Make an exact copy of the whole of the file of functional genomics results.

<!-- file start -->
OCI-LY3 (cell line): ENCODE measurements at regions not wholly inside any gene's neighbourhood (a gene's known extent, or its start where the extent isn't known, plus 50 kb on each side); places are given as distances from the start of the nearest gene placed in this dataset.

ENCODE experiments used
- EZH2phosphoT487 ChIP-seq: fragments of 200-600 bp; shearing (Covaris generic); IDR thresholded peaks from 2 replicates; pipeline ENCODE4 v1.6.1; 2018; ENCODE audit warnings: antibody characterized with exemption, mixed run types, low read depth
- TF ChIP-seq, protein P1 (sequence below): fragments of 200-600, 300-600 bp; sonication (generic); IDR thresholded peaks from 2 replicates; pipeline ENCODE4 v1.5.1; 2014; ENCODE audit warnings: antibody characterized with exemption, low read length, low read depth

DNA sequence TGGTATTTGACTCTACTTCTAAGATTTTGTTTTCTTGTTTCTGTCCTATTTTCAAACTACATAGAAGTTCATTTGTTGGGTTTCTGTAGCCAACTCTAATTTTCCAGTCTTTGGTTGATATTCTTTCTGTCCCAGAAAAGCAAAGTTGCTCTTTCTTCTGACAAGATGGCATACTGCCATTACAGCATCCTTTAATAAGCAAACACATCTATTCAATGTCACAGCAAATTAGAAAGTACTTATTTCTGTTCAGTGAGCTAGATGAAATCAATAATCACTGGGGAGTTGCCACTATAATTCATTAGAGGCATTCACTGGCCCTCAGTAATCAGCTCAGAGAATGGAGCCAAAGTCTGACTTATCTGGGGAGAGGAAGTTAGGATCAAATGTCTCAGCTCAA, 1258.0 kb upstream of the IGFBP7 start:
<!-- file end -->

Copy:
OCI-LY3 (cell line): ENCODE measurements at regions not wholly inside any gene's neighbourhood (a gene's known extent, or its start where the extent isn't known, plus 50 kb on each side); places are given as distances from the start of the nearest gene placed in this dataset.

ENCODE experiments used
- EZH2phosphoT487 ChIP-seq: fragments of 200-600 bp; shearing (Covaris generic); IDR thresholded peaks from 2 replicates; pipeline ENCODE4 v1.6.1; 2018; ENCODE audit warnings: antibody characterized with exemption, mixed run types, low read depth
- TF ChIP-seq, protein P1 (sequence below): fragments of 200-600, 300-600 bp; sonication (generic); IDR thresholded peaks from 2 replicates; pipeline ENCODE4 v1.5.1; 2014; ENCODE audit warnings: antibody characterized with exemption, low read length, low read depth

DNA sequence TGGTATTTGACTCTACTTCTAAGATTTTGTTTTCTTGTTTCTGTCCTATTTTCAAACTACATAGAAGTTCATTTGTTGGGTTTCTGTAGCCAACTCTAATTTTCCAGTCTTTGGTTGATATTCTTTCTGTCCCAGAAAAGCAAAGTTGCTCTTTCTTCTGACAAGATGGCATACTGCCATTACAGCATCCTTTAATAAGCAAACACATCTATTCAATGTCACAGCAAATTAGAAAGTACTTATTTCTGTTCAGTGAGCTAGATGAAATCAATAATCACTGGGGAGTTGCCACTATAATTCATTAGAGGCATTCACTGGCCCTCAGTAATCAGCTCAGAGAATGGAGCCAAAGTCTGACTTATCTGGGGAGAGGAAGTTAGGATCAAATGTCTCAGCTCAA, 1258.0 kb upstream of the IGFBP7 start: